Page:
• Pathways into organized crime - Criminal opportunities and adult-onset offending

      Koppen, M.V. van (Vrije Universiteit, 2013)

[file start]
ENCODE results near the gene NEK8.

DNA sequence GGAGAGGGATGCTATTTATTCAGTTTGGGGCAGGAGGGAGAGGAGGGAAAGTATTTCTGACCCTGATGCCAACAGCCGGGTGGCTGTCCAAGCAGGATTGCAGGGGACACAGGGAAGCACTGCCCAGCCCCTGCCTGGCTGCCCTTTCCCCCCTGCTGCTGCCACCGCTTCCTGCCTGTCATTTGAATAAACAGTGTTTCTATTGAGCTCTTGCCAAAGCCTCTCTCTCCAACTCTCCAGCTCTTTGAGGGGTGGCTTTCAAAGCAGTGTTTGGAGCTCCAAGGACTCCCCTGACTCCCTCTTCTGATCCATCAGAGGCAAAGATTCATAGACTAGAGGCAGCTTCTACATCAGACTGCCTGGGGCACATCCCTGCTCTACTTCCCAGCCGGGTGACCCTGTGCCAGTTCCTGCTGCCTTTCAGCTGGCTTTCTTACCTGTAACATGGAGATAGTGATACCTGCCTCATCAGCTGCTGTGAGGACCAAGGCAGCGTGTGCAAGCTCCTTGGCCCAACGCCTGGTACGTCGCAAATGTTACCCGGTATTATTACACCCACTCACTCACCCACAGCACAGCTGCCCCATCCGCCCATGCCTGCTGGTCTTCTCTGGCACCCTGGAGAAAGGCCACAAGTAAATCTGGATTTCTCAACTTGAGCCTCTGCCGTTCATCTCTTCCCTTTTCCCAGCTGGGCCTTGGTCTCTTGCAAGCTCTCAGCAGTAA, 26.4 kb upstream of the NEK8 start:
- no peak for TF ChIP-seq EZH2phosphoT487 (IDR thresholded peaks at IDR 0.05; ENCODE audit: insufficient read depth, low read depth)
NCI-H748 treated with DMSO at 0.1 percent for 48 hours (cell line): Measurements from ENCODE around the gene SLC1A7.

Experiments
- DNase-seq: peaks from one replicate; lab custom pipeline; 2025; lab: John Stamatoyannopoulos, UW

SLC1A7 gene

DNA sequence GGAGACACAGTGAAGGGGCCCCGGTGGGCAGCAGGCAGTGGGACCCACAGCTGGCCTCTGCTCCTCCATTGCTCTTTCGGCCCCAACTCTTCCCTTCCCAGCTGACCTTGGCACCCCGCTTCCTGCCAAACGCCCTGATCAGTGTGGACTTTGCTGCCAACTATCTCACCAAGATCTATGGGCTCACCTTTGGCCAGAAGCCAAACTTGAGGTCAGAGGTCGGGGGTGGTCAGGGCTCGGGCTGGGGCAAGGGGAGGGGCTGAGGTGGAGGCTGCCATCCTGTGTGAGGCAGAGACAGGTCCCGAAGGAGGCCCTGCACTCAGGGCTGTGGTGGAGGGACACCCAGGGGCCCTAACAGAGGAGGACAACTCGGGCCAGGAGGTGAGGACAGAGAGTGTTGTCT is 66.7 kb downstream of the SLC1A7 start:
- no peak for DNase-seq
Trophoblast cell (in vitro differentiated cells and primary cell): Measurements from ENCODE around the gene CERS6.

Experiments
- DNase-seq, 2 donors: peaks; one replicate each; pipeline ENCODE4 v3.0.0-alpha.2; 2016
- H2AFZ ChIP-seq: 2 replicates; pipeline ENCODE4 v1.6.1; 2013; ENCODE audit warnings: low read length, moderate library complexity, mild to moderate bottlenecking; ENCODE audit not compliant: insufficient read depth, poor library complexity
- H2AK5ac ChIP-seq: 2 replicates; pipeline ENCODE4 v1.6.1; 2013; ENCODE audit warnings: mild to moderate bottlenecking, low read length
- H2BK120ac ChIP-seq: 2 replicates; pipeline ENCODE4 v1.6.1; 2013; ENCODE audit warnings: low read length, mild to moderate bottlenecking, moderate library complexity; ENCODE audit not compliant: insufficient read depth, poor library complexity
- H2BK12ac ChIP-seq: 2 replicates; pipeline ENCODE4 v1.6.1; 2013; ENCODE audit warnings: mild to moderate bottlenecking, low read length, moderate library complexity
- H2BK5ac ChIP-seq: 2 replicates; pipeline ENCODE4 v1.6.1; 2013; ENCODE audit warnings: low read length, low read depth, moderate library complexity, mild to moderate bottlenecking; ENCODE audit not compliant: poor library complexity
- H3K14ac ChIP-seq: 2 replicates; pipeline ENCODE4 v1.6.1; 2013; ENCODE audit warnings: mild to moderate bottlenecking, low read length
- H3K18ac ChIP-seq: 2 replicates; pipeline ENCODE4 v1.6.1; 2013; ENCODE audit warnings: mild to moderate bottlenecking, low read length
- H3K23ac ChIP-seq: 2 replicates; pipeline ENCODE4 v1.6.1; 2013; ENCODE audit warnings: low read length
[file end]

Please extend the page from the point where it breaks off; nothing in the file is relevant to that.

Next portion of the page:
Thesis: Pathways into organized crime: Criminal opportunities and adult-onset offending. The main aim in studying organized crime offenders and their criminal life courses is to understand how they become involved in organized illegal activities and eventually also to prevent others from following the same path. Although organized crime offenders represent only a small number of the total offender population, they are responsible for substantial amounts of harm; organized crime involves large sums of money and causes considerable damage to society.The central aims of this thesis were to expand knowledge on the life courses of individuals who become involved in a criminal group and to explore how they become involved in organized crime. Systematic research on organized crime offenders is scarce, with the exception of case studies reflecting in detail on the life course of a single offender. Life-course criminology, on the other hand, is mainly focused on general offender samples, and relatively few of these samples have data available far into adulthood. Hardly any research has been carried out on the development of offenders committing specific types of crimes. A multi-method approach was used to accomplish these central aims. INHOUD: 1. Introduction 2. Criminal trajectories in organized crime 3. Comparing criminal careers of organized crime offenders and general offenders 4. Involvement mechanisms for organized crime 5. The truck driver who bought a café: Offenders on their involvement mechanisms for organized crime 6. General conclusions